proposal by reformers such as McLeod and Hartley, therefore, were attempts to explainaway an obvious defeat. They knew that the rejection of the circuit system was wellthought-out and carefully considered.
Despite the rejection of the circuit system, however, the reformers continued their promotion of progressive evangelical causes. One such issue that had broad appealthroughout the denomination was sabbatarianism. When the General Conference firstconsidered the issue in 1856, its emphasis was on the personal responsibility of theindividual to ensure the observance of the Sabbath. However, for the first time they alsorecognized the role of government in preventing the secularization of the Sabbath. “Agovernment without a Sabbath,” the Conference concluded, “cannot be more religiousthan an individual without one.” The Conference regretted “exceedingly” that “the lawsfor the better observance of the Lord’s-day are not more rigidly enforced, and thatexamples for the violation of these laws are sometimes found among those whose dutyit is to execute them.”
In 1859 the Conference expressed its approval of the actions of the government, particularly George Connell, the Postmaster General. Connell, aMethodist from Woodstock who regularly contributed to the Free Christian BaptistGeneral Conference fund, was singled out by the Conference for his efforts in “stoppingSunday labor in that department over which he presides.”
Ironically, it was the veryinstruments of progress that the reformers championed, such as railways and faster,more comfortable boats, that made it easier for people to travel, and thus increasedtheir opportunities for visiting and travelling on Sunday. Likewise, as printing pressesbecame more widespread, and publishing less expensive, so too did the opportunitiesfor people to spend Sundays reading “trashy literature” instead of the Bible.In fact, the new conditions of capitalism - the growth of business combined withimproved transportation and communication - imposed increasing strains upon thechurches in dealing with the problem of Sabbath desecration. As with temperance,however, the churches found allies for Sabbath observance in businessmen whosought to secure greater order within the competitive system. Lobbying for Sabbathobservance also represented an effort to blunt the edge of capitalist rivalry by providingat least one day of rest in seven. Its promotion secured, therefore, the support of powerful economic interests.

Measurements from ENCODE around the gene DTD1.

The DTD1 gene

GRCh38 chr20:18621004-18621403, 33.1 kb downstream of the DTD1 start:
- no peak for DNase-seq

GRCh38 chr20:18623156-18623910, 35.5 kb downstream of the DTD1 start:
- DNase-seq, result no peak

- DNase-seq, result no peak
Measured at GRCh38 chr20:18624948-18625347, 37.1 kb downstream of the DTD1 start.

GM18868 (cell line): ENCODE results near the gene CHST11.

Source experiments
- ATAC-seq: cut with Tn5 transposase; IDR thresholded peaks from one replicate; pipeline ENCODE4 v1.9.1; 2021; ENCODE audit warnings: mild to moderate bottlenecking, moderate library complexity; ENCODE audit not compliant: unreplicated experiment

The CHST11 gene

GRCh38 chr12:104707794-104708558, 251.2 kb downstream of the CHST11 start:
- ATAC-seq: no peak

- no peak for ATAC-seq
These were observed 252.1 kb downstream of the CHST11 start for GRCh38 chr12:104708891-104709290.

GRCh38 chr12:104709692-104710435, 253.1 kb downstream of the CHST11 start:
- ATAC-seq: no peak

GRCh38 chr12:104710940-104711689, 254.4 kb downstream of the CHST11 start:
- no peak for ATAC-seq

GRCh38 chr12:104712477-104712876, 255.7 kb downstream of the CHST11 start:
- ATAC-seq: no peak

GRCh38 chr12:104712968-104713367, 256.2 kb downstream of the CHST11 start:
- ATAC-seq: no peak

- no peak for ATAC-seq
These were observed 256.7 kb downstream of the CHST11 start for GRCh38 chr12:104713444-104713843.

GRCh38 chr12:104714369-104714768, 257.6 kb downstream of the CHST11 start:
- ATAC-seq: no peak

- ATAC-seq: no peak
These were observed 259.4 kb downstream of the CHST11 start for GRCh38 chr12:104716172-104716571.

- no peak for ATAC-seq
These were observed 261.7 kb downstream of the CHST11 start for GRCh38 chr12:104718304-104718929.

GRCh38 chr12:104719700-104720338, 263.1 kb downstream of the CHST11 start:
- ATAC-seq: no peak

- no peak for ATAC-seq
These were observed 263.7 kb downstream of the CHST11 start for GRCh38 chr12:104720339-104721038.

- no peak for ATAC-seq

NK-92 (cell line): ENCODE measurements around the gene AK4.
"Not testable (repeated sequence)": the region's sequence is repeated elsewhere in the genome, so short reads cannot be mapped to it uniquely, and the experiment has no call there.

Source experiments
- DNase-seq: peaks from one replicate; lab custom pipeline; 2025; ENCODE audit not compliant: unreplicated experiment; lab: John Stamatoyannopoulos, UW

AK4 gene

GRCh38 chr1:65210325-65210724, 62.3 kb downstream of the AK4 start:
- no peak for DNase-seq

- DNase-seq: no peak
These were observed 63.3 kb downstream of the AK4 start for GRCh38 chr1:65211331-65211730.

Reformers like Rev. Parsons saw the “physical andmental exhaustion” that resulted from “push[ing] the affairs of a busy week up to thevery portals of the Sabbath” as detrimental to “the preparation requisite for theenjoyment of the blessings of the sanctuary.”
To the capitalists in their congregations,like Fredericton lumber merchant and politician John Pickard, it was bad for business.
Spiritual and economic interests were thus intertwined.
It was another indication of theincreasing infusion of the values of mainstream evangelicalism into Free ChristianBaptist practice and belief.The failure of the reformers yet again to implement a circuit system, however,combined with the continued general lack of support for education and ministerialtraining, led to a number of editorials in the Religious Intelligencer pleading with FreeChristian Baptists to continue their support of those aspects of the reform agendaalready in place, and to change their minds on the others. One in particular stands out